inflationary pressure will disappear.
1970s Oil crisis
Series of energy caused by problems in
the Middle East. Price of crude oil rose
from 3 to 12 dollars by 1974. The price
of petrol rocketed,making transport
more expensive. Inflation rate hit more
Natural disaster or the environment can be catalysts for cost push inflation.
In 2011, a 9 magnitude earthquake and tsunami destroyed towns and cities in
Japan. This greatly affected Japan’s economy as well due the massive
damages to factories and production plants. Japan manufacturers 20% of the
world’s semiconductor products. Since production were halted, there was less
products manufactured and available which resulted in increase of prices.
In 2013, olive oil production was affected by series of natural disasters. Olive
trees in Italy are affected by a plant germ. This plant germ is killing centuries
old trees which are a great part of olive oil production. In Greece, bad
weather affected the olive trees which led to a shortage of crops. In Spain,
shortage of olive oil was due to the lack of water during the long hot summer
weather. The price of Spanish olive oil has risen by roughly 30 % while the
olive oil from Greece has risen in price by nearly 50%.
Increase in Money Supply
Inflation can occur due to the increase in money supply in the economy. As
more and more money is released into circulation, the more likely it can
Increase of money supply in circulation can occur due to
1. Monetization (more money being printed)
2. Banks lending loans
3. Banks giving out credit cards
4. Quantitative easing ( A monetary policy in which a central bank purchases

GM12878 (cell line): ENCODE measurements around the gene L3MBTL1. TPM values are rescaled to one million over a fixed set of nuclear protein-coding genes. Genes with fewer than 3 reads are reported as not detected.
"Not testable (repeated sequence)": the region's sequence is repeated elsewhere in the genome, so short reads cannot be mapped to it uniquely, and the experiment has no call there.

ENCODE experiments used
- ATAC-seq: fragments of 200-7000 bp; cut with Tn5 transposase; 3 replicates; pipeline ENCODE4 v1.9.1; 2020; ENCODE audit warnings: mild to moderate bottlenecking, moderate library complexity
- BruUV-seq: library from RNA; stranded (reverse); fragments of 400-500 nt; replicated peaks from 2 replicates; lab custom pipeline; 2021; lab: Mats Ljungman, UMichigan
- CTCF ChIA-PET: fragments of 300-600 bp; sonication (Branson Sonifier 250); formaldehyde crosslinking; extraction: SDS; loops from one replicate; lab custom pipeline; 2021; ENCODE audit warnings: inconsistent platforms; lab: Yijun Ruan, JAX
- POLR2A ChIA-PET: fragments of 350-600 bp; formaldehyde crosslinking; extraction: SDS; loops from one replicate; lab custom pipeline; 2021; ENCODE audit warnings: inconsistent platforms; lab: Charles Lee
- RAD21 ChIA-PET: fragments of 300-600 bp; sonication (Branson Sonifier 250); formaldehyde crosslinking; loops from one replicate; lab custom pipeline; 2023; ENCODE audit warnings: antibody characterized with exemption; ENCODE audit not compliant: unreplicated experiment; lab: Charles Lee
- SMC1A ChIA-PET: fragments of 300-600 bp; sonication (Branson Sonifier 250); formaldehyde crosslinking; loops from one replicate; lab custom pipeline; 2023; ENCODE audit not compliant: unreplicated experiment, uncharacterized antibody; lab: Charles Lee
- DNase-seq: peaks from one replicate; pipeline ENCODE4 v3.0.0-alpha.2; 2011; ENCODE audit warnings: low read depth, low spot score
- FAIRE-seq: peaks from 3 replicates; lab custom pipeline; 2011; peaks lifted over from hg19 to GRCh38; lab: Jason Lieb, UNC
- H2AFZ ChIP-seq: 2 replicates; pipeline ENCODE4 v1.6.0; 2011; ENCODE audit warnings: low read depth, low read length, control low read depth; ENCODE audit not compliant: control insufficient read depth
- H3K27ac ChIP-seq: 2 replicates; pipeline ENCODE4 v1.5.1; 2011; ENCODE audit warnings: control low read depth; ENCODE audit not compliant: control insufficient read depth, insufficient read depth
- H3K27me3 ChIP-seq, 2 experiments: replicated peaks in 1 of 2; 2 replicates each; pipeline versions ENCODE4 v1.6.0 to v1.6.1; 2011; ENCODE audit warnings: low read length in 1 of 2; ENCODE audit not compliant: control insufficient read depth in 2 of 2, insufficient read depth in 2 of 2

government securities from the market in order to lower interest rate and
increase the money supply)
Inflation caused by the increasing money supply circulation happened in
Zimbabwe, Hungary, Germany, Yugoslavia and Argentina (these countries
experienced hyperinflation due to the monetization).
Zimbabwe was the first in 21st century to experience hyperinflation due to
the large monetization by the government. Before becoming independent in
1980, the country was involved with guerrilla wars.Inflation occurred due to
the preceded economic decline over several years and the mounting public
Economy of Zimbabwe started to decline in 1999, when
external debt increased and commercial output
worsened. There was uncontrolled government
spending which greatly affected the economy as well.
Tax collection did not help to cover the large
government expenditure thus the government decided
to begin monetization. The government printed even
more money when they were unable to cover
expenditures thus increasing money supply in the
In summer 2008, inflation reached 231,000,000%.
In 2009, the Zimbabwean Government issued the highest
denomination which was one hundred trillion dollar
(100,000,000,000,000). Compared to this, in 1980, when
Zimbabwe gained independence, existed only Z$2, Z$5,
Z$10 and Z$20 denominations.
The high inflation rates throughout the years
eroded currency’s purchasing power. Usually when
the currency is almost worthless, the use of foreign
exchange or barter frequently occurs-People traded
gold for products and services, Zimbabwean dollar
By the end of 2009, the population started to use
US dollars which helped in stabilising the economy
Under Tito (Dictator), Yugoslavia (now Serbia and Montenegro) ran a budget deficit